You are not ashamed of what you do, but of what they see you do. Without realizing it, life can be an accumulation of secrets that permeates every last minute of our routine . . .
The narrative history of José Ovejero’s Nothing Ever Happens lies in its five protagonists (the chapters are titled with the names of the characters; almost everyone gets two chapters to his or her name). Carmela, an excessively independent woman, and her husband Nico, a too gentle man respectively, lead a quiet and comfortable life of middle-class marriage, full of almost imperceptible silences. But the secret of Olivia, their Ecuadorian immigrant housekeeper, could bring down the appearance of normality. Especially with the potential involvement of Claudio, a gifted boy of convoluted ideas who has fun in revealing what is hidden.
As we enter into Nothing Ever Happens, we will find the secrets, sins, and fears of the young couple and Olivia, as well as the activities of Claudio, who, while denouncing the hypocritical vision of an established society order, is not a model of behavior. And Julián, the gardener, who tries to profit from Olivia through the debt she has contracted with him for his help.
Nothing Ever Happens is a humorous book at times, and at times tragic. In it, José Ovejero unfolds his narrative arts (along with the masks of his characters), playing with the idea of “Nothing ever happens around here . . . Or does it?” to dismantle the mechanisms of our good conscience, and to show the underlying conflicts and tensions in a world where appearances rule over reality.
Reading a genre book—whether fantasy, science fiction, crime, thriller, etc.—which begins to seem excessively, stereotypically bad, I have to make sure to ask myself: is this parodying the flaws of the genre? Usually, this questioning takes its time coming. In. . .
The Sicilian Mafia has always been a rich subject for sensational crime fiction. The Godfather, Goodfellas, and The Sopranos worked the mob’s bloody corpses and family feuds to both entertainment and artistic value. Giuseppe di Piazza’s debut novel attempts this,. . .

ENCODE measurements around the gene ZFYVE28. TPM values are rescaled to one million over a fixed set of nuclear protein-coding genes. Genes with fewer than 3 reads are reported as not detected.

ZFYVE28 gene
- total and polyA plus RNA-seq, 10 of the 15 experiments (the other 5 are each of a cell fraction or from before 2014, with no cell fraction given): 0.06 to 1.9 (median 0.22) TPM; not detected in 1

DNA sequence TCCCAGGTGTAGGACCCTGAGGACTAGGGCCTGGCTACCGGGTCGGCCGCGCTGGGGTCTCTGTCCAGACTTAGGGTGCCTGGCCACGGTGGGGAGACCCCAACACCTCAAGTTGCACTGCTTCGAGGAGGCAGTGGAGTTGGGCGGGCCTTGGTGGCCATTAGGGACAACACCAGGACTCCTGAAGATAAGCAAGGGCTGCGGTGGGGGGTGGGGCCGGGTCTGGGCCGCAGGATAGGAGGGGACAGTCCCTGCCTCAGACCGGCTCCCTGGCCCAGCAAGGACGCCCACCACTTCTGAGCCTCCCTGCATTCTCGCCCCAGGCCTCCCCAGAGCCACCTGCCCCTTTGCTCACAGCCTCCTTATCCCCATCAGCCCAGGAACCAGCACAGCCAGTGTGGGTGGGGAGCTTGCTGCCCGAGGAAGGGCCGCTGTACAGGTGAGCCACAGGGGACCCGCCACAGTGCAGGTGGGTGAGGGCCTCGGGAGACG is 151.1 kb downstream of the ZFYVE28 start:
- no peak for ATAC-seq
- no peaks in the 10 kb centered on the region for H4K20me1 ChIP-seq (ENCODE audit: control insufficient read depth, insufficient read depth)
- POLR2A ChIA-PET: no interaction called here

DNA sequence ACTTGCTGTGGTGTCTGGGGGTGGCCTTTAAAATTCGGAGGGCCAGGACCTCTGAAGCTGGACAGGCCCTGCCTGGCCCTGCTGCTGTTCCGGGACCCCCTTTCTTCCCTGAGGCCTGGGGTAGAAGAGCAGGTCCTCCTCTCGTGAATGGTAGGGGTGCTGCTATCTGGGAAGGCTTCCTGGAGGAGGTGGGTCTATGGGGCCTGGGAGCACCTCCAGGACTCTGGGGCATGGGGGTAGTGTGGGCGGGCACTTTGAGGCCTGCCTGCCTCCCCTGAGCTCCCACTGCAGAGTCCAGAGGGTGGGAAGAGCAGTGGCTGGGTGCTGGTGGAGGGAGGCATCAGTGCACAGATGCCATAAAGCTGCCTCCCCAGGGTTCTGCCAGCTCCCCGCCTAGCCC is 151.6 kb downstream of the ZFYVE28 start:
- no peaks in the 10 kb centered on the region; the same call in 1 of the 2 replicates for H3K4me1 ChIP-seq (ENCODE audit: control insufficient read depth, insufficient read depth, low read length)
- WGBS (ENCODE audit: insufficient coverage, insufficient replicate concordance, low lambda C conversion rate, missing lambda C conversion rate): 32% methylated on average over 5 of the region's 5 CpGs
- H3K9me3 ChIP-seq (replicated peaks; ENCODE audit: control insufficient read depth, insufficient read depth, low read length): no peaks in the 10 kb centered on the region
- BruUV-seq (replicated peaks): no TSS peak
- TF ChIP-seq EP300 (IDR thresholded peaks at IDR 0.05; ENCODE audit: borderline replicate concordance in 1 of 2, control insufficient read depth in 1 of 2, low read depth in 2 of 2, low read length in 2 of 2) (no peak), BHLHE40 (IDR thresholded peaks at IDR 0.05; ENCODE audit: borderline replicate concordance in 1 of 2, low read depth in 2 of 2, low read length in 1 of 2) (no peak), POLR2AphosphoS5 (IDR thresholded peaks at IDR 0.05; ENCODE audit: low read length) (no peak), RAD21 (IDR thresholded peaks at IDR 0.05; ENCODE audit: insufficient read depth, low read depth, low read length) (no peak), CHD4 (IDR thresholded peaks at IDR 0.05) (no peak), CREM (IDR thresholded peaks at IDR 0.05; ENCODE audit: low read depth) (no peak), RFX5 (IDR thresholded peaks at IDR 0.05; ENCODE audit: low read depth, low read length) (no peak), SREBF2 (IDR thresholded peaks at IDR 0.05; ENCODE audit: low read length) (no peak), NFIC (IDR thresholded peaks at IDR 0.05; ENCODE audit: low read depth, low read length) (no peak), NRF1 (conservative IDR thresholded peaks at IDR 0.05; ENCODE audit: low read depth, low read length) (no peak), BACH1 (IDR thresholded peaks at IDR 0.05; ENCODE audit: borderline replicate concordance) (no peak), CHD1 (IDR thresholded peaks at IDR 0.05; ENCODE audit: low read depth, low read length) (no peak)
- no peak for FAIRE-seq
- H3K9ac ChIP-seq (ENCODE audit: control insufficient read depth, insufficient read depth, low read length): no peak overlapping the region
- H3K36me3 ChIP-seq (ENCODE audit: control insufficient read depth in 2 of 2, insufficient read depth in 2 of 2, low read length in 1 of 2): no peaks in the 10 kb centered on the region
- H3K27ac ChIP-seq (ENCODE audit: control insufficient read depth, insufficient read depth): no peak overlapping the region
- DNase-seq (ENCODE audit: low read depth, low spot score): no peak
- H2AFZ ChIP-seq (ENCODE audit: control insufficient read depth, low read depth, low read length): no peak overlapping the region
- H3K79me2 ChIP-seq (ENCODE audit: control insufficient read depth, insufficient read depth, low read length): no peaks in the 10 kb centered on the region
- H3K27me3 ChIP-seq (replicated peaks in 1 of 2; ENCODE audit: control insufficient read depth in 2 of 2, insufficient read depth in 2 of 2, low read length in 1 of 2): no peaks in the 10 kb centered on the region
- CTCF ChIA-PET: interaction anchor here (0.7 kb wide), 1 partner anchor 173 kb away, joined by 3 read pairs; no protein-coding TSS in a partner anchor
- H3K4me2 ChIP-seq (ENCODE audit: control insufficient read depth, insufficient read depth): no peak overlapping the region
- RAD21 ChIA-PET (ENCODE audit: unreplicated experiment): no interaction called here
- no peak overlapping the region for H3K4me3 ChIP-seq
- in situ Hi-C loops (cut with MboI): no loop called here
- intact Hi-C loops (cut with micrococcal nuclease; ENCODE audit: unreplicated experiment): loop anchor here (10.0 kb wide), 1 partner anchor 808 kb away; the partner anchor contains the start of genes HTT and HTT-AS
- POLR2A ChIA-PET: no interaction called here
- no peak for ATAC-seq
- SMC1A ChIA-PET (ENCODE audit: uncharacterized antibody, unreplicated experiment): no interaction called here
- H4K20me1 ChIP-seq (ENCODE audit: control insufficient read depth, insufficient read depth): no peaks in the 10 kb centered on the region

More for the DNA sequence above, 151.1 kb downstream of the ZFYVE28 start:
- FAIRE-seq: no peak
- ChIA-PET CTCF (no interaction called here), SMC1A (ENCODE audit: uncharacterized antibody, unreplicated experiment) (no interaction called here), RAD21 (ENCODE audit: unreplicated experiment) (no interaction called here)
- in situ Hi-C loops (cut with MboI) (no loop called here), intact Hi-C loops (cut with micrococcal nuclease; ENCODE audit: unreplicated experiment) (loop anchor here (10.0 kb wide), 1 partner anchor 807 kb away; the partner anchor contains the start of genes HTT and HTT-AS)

Antoine Volodine’s vast project (40 plus novels) of what he calls the post-exotic remains mostly untranslated, so for many of us, understanding it remains touched with mystery, whispers from those “who know,” and guesswork. That’s not to say that, were. . .
It hasn’t quite neared the pitch of the waiting-in-line-at-midnight Harry Potter days, but in small bookstores and reading circles of New York City, an aura has attended the novelist Elena Ferrante and her works. One part curiosity (Who is she?),. . .
From the late 1940s to the early 1950s, Egypt was going through a period of transition. The country’s people were growing unhappy with the corruption of power in the government, which had been under British rule for decades. The Egyptians’. . .
Miruna is a novella written in the voice of an adult who remembers the summer he (then, seven) and his sister, Miruna (then, six) spent in the Evil Vale with their grandfather (sometimes referred to as “Grandfather,” other times as. . .
Kamal Jann by the Lebanese born author Dominique Eddé is a tale of familial and political intrigue, a murky stew of byzantine alliances, betrayals, and hostilities. It is a well-told story of revenge and, what’s more, a serious novel that. . .